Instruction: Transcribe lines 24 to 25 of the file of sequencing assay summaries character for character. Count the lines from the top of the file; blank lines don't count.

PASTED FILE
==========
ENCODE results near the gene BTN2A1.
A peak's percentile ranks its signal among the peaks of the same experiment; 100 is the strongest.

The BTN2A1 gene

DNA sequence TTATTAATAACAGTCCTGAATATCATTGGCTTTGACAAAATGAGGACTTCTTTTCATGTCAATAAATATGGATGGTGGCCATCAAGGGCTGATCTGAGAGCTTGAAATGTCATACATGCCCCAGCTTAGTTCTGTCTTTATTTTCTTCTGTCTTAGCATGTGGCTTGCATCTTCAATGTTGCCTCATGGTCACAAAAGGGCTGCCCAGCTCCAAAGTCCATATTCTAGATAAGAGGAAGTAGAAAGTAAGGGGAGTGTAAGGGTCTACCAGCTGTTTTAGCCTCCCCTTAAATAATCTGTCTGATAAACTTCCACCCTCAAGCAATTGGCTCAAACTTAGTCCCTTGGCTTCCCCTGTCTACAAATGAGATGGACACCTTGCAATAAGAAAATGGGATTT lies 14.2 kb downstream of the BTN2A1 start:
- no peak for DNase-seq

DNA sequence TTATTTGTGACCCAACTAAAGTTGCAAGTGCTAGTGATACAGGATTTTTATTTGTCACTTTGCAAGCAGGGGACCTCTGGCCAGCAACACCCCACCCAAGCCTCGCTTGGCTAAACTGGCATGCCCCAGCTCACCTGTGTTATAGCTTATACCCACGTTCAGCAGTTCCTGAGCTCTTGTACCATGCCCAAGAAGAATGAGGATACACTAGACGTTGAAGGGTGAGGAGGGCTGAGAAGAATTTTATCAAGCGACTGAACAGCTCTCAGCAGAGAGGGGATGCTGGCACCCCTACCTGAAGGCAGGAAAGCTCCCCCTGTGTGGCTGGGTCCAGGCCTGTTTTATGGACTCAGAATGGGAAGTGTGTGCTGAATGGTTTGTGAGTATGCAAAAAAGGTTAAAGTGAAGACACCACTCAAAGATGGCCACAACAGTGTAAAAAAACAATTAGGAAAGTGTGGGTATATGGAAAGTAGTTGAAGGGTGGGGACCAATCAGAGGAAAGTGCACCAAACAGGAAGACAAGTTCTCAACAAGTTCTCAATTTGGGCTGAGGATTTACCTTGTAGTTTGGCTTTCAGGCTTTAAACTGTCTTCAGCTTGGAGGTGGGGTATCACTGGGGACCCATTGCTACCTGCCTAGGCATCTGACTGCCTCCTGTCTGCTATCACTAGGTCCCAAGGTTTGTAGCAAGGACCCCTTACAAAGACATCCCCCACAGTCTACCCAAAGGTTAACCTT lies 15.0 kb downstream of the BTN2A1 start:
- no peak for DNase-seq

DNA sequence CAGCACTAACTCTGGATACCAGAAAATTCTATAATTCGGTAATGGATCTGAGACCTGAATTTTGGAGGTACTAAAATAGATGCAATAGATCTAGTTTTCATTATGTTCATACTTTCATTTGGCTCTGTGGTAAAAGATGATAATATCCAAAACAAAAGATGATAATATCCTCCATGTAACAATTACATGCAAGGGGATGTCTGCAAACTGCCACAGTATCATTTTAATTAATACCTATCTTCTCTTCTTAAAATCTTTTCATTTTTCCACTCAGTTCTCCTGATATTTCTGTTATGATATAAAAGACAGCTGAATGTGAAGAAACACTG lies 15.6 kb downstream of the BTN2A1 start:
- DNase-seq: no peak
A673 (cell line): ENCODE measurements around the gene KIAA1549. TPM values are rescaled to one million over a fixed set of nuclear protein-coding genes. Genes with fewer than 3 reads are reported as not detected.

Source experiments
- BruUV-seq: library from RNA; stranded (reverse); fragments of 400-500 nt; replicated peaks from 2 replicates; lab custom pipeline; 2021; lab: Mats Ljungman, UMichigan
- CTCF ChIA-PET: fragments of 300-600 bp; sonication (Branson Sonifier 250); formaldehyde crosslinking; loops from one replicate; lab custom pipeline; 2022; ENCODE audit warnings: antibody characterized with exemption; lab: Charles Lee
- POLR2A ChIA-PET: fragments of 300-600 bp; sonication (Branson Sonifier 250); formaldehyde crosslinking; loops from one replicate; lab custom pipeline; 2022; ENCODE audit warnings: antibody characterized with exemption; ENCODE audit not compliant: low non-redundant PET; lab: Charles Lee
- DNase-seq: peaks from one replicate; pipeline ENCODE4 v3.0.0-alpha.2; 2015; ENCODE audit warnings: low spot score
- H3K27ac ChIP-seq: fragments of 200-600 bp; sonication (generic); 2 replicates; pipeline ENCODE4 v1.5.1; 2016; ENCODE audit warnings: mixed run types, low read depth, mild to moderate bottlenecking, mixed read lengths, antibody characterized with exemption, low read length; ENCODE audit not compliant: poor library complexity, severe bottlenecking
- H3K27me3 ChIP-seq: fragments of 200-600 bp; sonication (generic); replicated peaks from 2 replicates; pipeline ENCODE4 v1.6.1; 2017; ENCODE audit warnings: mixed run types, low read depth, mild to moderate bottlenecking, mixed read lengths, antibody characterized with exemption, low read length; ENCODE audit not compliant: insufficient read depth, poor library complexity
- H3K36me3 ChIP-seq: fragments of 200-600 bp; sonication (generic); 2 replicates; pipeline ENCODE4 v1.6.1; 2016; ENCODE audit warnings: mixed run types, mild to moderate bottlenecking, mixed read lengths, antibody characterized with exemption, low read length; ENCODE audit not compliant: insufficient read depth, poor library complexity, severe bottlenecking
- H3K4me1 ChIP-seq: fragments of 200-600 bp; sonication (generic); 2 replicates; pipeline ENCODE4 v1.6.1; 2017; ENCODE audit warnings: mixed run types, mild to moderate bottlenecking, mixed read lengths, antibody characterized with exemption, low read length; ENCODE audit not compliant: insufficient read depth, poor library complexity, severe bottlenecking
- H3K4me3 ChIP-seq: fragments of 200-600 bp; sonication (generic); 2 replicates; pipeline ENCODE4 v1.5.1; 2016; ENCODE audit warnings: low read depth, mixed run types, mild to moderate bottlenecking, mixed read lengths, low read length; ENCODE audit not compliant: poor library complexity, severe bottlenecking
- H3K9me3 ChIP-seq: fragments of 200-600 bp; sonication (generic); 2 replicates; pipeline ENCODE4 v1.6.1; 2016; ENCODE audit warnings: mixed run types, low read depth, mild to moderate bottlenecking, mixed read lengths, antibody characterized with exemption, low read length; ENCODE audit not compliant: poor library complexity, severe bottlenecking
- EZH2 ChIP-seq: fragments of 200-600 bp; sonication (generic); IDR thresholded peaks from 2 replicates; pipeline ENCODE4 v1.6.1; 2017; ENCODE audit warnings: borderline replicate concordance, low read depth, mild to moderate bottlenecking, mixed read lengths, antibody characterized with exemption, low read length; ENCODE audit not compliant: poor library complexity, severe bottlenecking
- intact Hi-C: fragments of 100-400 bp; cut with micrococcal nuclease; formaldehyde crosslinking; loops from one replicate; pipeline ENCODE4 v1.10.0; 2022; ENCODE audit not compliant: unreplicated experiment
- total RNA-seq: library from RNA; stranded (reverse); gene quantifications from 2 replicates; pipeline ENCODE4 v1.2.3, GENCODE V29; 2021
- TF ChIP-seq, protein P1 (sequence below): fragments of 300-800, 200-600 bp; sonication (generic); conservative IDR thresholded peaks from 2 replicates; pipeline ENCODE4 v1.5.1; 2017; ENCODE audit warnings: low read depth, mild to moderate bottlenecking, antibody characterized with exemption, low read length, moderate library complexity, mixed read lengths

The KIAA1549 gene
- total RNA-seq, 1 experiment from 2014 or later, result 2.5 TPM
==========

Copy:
- total RNA-seq: library from RNA; stranded (reverse); gene quantifications from 2 replicates; pipeline ENCODE4 v1.2.3, GENCODE V29; 2021
- TF ChIP-seq, protein P1 (sequence below): fragments of 300-800, 200-600 bp; sonication (generic); conservative IDR thresholded peaks from 2 replicates; pipeline ENCODE4 v1.5.1; 2017; ENCODE audit warnings: low read depth, mild to moderate bottlenecking, antibody characterized with exemption, low read length, moderate library complexity, mixed read lengths